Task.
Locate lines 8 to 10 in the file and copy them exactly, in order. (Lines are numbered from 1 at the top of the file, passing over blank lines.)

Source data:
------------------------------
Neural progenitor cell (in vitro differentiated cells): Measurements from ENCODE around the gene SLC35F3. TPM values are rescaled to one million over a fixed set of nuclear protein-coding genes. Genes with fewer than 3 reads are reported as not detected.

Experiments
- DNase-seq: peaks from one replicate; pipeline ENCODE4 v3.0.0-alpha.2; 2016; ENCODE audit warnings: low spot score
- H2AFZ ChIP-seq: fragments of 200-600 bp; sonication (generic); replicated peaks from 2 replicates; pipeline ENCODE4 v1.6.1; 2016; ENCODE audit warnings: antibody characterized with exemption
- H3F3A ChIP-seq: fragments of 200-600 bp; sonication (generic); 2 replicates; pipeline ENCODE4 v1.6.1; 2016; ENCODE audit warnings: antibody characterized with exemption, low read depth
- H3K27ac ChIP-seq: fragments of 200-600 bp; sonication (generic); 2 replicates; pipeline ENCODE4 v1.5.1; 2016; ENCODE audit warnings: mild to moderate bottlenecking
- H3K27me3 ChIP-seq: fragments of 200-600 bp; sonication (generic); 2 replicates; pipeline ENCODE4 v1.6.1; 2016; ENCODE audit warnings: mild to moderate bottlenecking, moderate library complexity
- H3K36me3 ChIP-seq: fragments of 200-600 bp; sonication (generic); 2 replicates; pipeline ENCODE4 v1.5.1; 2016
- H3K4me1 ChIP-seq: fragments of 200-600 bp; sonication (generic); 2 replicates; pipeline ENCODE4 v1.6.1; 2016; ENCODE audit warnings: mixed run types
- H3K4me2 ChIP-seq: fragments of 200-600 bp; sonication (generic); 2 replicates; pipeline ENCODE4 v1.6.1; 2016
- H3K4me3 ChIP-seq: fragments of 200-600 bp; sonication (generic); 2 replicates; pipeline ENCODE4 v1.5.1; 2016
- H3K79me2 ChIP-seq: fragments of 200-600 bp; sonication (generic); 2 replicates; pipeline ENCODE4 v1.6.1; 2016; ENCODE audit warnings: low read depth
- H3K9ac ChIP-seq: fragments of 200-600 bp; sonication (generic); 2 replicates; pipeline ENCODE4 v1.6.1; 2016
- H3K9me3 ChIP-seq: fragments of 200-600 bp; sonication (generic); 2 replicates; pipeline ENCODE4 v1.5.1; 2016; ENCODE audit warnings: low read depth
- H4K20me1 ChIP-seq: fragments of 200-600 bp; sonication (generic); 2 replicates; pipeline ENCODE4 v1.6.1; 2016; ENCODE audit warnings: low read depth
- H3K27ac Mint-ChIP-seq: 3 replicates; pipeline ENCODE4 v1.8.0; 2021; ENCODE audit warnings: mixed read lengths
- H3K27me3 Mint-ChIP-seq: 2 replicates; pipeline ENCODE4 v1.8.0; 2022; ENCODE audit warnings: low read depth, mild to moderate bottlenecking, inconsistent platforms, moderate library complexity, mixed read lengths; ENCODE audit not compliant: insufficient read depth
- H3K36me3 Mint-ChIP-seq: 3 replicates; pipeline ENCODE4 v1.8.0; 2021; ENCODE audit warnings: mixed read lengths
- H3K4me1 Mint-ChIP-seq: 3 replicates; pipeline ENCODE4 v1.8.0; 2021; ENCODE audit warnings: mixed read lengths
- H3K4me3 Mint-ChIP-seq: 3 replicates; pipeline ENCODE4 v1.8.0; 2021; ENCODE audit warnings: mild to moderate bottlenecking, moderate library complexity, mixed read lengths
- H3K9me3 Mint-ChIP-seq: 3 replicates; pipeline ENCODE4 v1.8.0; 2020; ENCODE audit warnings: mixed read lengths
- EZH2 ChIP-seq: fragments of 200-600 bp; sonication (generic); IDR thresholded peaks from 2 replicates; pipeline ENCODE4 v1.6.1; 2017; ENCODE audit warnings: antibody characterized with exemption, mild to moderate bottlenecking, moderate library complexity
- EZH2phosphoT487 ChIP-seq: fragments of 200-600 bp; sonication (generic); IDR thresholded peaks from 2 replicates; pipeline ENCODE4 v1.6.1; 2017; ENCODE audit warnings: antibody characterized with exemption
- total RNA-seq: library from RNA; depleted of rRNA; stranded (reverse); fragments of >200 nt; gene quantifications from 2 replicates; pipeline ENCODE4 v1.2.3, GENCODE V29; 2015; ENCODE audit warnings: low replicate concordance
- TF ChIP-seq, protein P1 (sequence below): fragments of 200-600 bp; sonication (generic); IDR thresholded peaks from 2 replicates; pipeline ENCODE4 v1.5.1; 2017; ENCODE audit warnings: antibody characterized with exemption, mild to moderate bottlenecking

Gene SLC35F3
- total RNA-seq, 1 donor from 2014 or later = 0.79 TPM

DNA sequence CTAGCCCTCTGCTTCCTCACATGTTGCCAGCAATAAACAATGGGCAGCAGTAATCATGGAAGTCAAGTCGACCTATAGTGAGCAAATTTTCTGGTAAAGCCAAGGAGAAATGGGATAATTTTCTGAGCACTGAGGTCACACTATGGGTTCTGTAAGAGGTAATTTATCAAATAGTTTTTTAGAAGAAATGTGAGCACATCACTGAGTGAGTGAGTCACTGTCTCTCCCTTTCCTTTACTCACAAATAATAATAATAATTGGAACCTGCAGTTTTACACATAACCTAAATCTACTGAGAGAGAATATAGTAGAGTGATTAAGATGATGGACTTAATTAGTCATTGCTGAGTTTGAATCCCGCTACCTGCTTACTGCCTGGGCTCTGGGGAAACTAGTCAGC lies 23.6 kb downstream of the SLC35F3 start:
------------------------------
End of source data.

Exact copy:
- H3K36me3 ChIP-seq: fragments of 200-600 bp; sonication (generic); 2 replicates; pipeline ENCODE4 v1.5.1; 2016
- H3K4me1 ChIP-seq: fragments of 200-600 bp; sonication (generic); 2 replicates; pipeline ENCODE4 v1.6.1; 2016; ENCODE audit warnings: mixed run types
- H3K4me2 ChIP-seq: fragments of 200-600 bp; sonication (generic); 2 replicates; pipeline ENCODE4 v1.6.1; 2016